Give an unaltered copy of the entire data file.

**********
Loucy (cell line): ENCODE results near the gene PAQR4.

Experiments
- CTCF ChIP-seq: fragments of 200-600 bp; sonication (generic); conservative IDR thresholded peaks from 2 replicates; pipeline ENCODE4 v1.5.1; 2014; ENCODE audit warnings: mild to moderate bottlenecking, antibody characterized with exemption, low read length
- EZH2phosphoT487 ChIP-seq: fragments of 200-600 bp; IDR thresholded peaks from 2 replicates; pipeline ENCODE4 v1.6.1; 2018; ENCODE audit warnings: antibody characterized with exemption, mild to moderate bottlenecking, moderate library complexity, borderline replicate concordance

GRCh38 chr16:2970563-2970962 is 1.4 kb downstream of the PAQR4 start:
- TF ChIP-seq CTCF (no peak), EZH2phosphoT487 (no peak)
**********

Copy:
Loucy (cell line): ENCODE results near the gene PAQR4.

Experiments
- CTCF ChIP-seq: fragments of 200-600 bp; sonication (generic); conservative IDR thresholded peaks from 2 replicates; pipeline ENCODE4 v1.5.1; 2014; ENCODE audit warnings: mild to moderate bottlenecking, antibody characterized with exemption, low read length
- EZH2phosphoT487 ChIP-seq: fragments of 200-600 bp; IDR thresholded peaks from 2 replicates; pipeline ENCODE4 v1.6.1; 2018; ENCODE audit warnings: antibody characterized with exemption, mild to moderate bottlenecking, moderate library complexity, borderline replicate concordance

GRCh38 chr16:2970563-2970962 is 1.4 kb downstream of the PAQR4 start:
- TF ChIP-seq CTCF (no peak), EZH2phosphoT487 (no peak)